Salisbury Press

Thursday, September 19, 2019

SALISBURY TOWNSHIP BOARD OF COMMISSIONERS

Thursday, December 13, 2018 by Paul Willistein pwillistein@tnonline.com in Local News

Budget expected on Dec. 13 agenda

The 2019 Salisbury Township budget is expected to be on the agenda of the 7 p.m. Dec. 13 township meeting in the municipal building, 2900 S. Pike Ave.

The township tax rate is to remain at 2.2 mills for 2019. Based on the average township resident would be $440.

“I think this budget has the bare minimum,” Salisbury Township Director of Finance Paul Ziegenfus said at the Nov. 20 township meeting.

While no tax hike is expected, increases in service rates for township residents and businesses are expected.

The water rate is to increase 30 cents, from $6.30 per 1,000 gallons to $6.60 per 1,000 gallons.

The sewer rate is to increase $6 per quarter, from $66 per quarter to $72 per quarter.

Water and sewer rate increases are pass-along increases from Lehigh County Authority.

The refuse and recycling rate is proposed to increase by $1 per quarter, from $67 per quarter to $68 per quarter.

The refuse and recycling increase is a pass-along from Republic Services, the township-contracted trash hauler.

The proposed 2019 Salisbury Township General Fund Revenue is: $7,892,742.

The proposed 2019 Salisbury Township General Fund Expenditures is: $8,048,438.

The 2019 deficit is expected to be: $155,696.

To offset the deficit, the township plans to take money from its fund balance.

Costs affecting the 2019 township budget, according to Ziegenfus include:

- Built-in cost-of-living allowances salary increases,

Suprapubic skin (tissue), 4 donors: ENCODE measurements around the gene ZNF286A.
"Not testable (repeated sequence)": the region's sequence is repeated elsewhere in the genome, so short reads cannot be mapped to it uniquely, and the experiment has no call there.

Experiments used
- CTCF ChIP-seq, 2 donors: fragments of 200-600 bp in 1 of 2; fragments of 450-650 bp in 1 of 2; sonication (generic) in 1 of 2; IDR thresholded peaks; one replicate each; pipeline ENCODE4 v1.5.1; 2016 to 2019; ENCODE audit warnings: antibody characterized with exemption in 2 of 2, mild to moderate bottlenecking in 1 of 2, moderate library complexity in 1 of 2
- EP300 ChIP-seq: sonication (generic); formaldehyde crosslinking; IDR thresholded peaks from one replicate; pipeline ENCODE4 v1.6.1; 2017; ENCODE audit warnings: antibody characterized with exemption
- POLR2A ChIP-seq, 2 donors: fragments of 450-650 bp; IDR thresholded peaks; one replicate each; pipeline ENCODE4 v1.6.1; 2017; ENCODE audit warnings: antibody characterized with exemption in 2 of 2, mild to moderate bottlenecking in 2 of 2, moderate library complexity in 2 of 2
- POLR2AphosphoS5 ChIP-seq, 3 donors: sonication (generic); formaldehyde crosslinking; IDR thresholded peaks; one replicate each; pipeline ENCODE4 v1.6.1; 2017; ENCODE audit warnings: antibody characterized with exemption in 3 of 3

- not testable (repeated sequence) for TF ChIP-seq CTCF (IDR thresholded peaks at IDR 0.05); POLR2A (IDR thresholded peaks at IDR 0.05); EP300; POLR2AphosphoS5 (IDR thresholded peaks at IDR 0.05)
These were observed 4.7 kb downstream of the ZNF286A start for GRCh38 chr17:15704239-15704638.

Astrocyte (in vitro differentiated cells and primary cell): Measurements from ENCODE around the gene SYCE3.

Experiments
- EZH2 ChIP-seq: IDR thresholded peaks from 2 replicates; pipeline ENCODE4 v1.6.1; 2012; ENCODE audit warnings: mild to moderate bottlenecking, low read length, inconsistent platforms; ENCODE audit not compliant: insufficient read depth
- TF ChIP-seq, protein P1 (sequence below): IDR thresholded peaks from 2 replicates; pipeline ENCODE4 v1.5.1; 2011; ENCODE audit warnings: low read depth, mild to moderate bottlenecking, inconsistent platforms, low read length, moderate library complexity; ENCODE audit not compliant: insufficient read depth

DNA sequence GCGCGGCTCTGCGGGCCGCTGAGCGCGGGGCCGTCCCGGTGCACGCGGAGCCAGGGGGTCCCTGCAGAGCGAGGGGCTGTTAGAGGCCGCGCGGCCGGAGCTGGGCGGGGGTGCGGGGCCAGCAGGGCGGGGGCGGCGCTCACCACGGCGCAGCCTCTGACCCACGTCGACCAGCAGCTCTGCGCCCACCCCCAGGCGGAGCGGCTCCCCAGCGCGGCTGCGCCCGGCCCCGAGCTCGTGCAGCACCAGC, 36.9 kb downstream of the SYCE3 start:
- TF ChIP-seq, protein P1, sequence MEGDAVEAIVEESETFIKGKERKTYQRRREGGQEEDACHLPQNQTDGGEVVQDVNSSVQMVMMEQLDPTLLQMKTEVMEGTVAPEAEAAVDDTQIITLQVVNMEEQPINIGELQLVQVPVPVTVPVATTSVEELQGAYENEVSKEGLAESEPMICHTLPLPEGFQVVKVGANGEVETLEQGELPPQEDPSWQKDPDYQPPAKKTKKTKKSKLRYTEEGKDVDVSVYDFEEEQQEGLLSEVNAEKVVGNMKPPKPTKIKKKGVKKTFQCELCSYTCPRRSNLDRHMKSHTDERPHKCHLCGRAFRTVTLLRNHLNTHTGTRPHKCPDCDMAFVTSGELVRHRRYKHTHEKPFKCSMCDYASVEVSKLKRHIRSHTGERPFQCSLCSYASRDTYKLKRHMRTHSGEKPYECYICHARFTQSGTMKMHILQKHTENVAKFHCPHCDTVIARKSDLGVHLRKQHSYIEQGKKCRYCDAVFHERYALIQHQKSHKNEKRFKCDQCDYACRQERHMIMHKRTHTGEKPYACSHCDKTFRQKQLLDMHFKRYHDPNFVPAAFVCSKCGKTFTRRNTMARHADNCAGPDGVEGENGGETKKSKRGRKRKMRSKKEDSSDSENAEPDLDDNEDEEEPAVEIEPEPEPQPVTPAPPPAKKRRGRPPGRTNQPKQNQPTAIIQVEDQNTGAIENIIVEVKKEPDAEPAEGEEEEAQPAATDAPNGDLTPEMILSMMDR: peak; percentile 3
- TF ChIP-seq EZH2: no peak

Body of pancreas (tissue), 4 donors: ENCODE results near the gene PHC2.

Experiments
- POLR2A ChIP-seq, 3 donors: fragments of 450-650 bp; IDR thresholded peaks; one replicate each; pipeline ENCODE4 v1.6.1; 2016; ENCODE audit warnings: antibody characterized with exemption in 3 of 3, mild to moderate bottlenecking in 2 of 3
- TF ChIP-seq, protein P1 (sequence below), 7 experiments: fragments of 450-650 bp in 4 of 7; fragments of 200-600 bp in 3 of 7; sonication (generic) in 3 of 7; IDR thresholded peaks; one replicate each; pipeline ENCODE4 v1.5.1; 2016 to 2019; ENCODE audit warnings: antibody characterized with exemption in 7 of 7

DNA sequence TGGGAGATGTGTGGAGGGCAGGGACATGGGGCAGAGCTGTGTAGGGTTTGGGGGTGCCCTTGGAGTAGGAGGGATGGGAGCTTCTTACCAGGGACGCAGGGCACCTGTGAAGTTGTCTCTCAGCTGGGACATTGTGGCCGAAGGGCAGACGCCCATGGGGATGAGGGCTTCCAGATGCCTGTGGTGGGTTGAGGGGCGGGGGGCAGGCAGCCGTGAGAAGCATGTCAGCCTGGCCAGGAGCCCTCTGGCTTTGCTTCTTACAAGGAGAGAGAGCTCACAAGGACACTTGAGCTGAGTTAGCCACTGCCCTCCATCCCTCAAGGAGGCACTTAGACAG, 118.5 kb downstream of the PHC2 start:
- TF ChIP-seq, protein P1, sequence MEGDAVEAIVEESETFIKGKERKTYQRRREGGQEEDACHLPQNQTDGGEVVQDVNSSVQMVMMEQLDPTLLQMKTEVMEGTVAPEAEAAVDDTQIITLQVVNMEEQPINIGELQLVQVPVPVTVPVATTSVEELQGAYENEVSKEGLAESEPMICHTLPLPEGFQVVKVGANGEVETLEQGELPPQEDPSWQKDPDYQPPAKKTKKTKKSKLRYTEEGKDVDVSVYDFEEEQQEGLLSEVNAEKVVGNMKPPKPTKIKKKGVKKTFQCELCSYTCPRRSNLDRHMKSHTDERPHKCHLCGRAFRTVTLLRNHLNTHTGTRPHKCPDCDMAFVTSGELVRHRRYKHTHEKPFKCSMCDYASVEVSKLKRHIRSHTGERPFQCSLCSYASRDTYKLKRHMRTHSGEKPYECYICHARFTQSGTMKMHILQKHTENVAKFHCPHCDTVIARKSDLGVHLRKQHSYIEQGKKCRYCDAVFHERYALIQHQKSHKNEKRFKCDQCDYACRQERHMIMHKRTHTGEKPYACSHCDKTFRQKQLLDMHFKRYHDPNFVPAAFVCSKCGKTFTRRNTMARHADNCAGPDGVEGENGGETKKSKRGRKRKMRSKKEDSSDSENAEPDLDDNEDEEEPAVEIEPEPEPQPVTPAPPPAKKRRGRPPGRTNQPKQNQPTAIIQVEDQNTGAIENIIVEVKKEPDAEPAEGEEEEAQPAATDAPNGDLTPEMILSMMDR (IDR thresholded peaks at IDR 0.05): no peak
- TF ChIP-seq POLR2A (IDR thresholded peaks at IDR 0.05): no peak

- A 15 percent increase, or $170.000, in health insurance premiums for 2019, and

- A 37 percent increase, of $187,000, in minimum municipal obligation for non-uniform pension employees in 2019.

The proposed 2019 Salisbury Township budget was made available for public inspection as of Nov. 9 during business hours Monday through Friday at the municipal building, where a copy of the 46-page budget can be viewed and on the township website, from which a copy of the budget can be printed.

The Nov. 8 vote to advertise the budget and make it available to the public fulfilled the required 20-day window for public inspection prior to a vote on the budget.

The budget was discussed for about one hour and 15 minutes during a workshop held after the Nov. 8 township meeting and during the workshop after the Nov. 20 meeting.

Ziegenfus first presented the budget at the Oct. 11 township meeting.

In 2019, Ziegenfus hopes to fund the township’s capital reserve.

“This year [2019], we want to have a good amount to put in the capital reserve,” Ziegenfus said at the Nov. 20 township workshop.

Ziegenfus said he would like to place $200,000 from the general fund into the capital reserve in 2019.

He said that ideally, $250,000 to $300,000 should be placed annually in the capital reserve.

“We’ll be running out of capital funding in the next five to six years,” Ziegenfus warned again at the Nov. 20 workshop.

“We’ll put some thought into how we’re going to finance capital projects,” Ziegenfus said.

Noted Salisbury Township Manager Cathy Bonaskiewich, “This is the year for public works [salary] negotiations. We’re not finished yet. Depending on that, we may have some revisions [in the 2019 budget].”

If the budget is not voted on and approved at the Dec. 13 meeting, the board of commissioners also has a meeting scheduled 7 p.m. Dec. 27.

The township budget must be approved by Dec. 31.